Your dishes are sparkling after you dry them off -- or is that just the E. coli?
We're always on the hunt for ways we can keep our homes germ-free, and we landed on one particularly NASTY vessel of ick: towels.
If you're drying silverware with a kitchen towel, for instance, chances are you're drying it with germs. A 2014 study from the University of Arizona found that 89 percent of kitchen rags carried coliform bacteria, the stuff found in both animal and human digestive tracts that's used to measure water contamination (though to be fair, not all of it is dangerous). Twenty-five percent tested positive for E. coli.
We took a deep dive into the particulars of towel cleaning: how often should you wash the various kinds of towels used on a daily basis? It turns out you should wash all your towels more often than you probably think. For bath towels, the experts we spoke with recommend washing after about three uses to remove millions (yes, tens of millions) of dead skin cells and avoid that musty scent. Kitchen rags should ideally be dipped in diluted bleach between uses (who knew?), according to a University of Arizona germ expert. And face towels should really be replaced after every use if you don't want to reintroduce bacteria to your pores, says a dermatologist.
Here's an expert-vetted guide to keeping your towels fresh, fluffy and filth-free.
As mentioned, these are hands-down the most worrisome towels in your home. "You may think you are cleaning the counter where food will be placed," says Kelly Reynolds, a researcher at the University of Arizona’s Zuckerman College of Public Health. "But if you are using a dirty kitchen rag, you may actually be introducing hundreds of thousands of bacteria."
The answer? Ideally, says Reynolds, you should launder your kitchen towels after each use. A next-best option, though is to dip your towels in a diluted bleach solution between uses, and let them dry. Reynolds recommends filling your sink with water and a bit of bleach -- two teaspoons per gallon of sink water will do the trick and prolong the time you're able to use your towels between washes. At least weekly, launder them in your washing machine (on an antibacterial or sanitizing cycle, if possible).
That musty smell isn't your imagination -- because bath towels are extra-thick, they lock in moisture and harbor odors more quickly.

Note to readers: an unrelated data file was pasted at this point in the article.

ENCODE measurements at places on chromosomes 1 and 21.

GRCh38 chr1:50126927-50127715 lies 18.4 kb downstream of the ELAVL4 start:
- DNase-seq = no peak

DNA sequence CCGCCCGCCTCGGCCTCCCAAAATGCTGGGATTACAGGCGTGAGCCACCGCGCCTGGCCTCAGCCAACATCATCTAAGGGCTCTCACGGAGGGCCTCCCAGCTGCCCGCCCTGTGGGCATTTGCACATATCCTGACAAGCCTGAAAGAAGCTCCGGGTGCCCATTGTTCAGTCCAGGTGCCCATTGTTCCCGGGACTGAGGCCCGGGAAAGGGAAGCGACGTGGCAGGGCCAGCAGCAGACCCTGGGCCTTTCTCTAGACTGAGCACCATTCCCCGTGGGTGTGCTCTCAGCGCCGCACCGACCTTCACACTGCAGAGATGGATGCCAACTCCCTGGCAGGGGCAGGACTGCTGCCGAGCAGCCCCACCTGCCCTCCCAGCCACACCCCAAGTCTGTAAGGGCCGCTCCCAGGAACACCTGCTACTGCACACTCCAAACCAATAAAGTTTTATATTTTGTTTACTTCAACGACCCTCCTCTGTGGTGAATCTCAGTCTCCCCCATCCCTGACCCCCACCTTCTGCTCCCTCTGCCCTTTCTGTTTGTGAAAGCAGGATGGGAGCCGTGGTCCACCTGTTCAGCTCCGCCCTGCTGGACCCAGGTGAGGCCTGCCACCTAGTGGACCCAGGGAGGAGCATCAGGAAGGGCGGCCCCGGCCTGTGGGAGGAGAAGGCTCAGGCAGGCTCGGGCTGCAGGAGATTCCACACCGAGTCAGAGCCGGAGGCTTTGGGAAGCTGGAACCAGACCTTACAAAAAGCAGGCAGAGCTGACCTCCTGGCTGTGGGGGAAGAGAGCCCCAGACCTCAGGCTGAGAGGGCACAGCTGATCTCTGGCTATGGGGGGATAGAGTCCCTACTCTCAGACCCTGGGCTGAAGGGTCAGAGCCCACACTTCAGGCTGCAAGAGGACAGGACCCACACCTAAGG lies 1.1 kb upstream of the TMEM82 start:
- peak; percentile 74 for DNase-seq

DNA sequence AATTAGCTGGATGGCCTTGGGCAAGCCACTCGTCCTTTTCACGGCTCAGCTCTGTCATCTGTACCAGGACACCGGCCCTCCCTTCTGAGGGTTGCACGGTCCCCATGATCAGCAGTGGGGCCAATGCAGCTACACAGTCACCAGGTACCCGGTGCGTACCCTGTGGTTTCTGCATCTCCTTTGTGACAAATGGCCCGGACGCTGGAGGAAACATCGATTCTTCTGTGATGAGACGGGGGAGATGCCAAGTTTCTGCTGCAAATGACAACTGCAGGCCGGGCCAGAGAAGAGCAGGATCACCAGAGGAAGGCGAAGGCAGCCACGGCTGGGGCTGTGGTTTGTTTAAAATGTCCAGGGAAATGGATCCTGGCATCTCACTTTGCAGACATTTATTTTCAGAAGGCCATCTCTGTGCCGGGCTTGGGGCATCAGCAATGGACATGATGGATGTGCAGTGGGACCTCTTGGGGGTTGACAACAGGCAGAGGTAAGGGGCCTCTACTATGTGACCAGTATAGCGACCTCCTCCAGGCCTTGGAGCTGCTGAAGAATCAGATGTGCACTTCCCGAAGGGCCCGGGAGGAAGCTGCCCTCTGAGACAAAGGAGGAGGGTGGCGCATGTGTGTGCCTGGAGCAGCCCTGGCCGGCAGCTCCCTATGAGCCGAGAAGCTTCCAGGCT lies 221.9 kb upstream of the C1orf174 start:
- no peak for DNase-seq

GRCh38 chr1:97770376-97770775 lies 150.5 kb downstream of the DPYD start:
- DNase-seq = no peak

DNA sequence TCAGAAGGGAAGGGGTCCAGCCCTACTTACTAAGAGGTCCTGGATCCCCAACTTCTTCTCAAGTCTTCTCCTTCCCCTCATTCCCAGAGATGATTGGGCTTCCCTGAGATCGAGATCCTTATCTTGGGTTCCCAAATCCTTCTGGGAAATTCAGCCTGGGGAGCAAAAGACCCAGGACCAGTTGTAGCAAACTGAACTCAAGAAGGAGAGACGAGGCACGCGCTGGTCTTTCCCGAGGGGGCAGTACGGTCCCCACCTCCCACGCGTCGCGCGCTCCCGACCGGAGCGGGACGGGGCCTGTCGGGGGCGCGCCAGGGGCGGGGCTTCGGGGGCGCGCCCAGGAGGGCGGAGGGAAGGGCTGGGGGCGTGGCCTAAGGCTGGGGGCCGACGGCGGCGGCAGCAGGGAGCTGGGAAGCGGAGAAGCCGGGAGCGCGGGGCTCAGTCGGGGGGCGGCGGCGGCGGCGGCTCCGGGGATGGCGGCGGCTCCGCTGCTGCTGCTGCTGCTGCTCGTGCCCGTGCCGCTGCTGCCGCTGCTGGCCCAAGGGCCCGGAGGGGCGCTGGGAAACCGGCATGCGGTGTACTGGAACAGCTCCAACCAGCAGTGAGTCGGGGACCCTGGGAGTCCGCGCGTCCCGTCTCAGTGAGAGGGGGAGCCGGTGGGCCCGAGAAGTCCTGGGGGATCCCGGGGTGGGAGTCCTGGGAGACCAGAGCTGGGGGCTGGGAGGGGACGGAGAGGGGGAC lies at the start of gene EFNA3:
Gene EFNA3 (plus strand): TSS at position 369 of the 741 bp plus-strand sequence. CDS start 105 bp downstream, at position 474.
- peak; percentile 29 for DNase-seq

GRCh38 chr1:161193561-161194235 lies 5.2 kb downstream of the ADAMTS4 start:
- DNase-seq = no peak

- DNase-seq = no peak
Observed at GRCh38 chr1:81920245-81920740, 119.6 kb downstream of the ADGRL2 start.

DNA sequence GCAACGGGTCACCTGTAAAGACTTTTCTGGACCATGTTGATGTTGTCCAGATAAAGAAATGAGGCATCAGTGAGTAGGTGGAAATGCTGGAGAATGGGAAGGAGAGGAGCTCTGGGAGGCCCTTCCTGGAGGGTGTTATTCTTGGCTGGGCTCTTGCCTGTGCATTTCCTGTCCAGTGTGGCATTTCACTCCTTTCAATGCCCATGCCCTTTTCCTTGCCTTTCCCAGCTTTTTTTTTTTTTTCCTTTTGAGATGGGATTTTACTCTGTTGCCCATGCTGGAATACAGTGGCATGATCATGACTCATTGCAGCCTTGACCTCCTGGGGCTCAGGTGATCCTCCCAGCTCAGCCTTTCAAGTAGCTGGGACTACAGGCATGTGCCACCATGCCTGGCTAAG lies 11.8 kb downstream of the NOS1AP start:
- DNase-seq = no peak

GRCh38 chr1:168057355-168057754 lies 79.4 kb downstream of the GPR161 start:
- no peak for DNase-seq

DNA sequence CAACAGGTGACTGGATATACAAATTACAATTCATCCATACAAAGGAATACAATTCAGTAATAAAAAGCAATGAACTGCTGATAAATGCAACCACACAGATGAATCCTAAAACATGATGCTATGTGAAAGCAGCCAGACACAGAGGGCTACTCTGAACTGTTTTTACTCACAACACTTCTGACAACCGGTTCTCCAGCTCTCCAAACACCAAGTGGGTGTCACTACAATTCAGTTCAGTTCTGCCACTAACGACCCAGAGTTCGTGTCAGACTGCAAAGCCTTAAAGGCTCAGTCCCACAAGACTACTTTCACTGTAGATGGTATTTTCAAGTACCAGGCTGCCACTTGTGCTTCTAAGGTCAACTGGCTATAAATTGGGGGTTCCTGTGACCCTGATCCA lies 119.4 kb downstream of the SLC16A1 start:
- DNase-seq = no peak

The answer? When you wash them, use vinegar in place of fabric softener, says laundry expert Mary Marlowe Leverette. "Fabric softener residue traps odors," she explains. "The vinegar strips it away." (As a general rule, skipping the softener also keeps most towels absorbent).
Leverette recommends running your bath towels through the washing machine as normal, but with no soap and just one cup of vinegar. Then, wash again with regular detergent. Mary Gagliardi -- aka Clorox's "Dr. Laundry" expert -- says to give them a "second rinse," if your washer has that option. Dry immediately to prevent mustiness.
You may be accustomed to using your bath towels for weeks between washes (not that we, ahem, do that), but the experts we spoke with advise washing them after about every three uses. If you're sick, it's important to disinfect towels with chlorine bleach (if they're white) or disinfectants like Lysol that contain phenolics (if the towels aren't white), says Leverette.
FACE TOWELS AND WASHCLOTHS
The issue is -- you guessed it! -- bacteria.
"Dirt and bacteria have a way of getting caught in the fabric on a washcloth," says Dr. Eric Schweiger, of New York's Schweiger Dermatology. "When you wash or dry your face with a dirty washcloth, you're reintroducing that dirt and bacteria back into the skin."
The answer? The experts we talked with were strict on this one: Face towels and wash clothes should be washed after every use. And while that's the ideal frequency with which you want to wash your face and body cloths, it's really about how much you use it. If you're only using a towel to pat your face dry, Schweiger says, it's okay to use it a few times between washes. But if you're removing makeup, a real-deal laundering is necessary. He recommends a regular, hot-water wash cycle, using fragrance-free detergent to avoid irritating your skin.
So does this mean you need to trash all of those towels you've had since your first apartment and start from scratch? Not exactly. The experts we spoke with say you can actually keep your same towels for basically ever. Dr. Laundry points out that a good-quality towel will last anywhere from five to 10 years -- and as long as it's clean, it can do its job until the day it becomes threadbare.
Or as Leverette puts it, "there is no harm in using a clean, old towel!"
That's one piece of news we like to hear.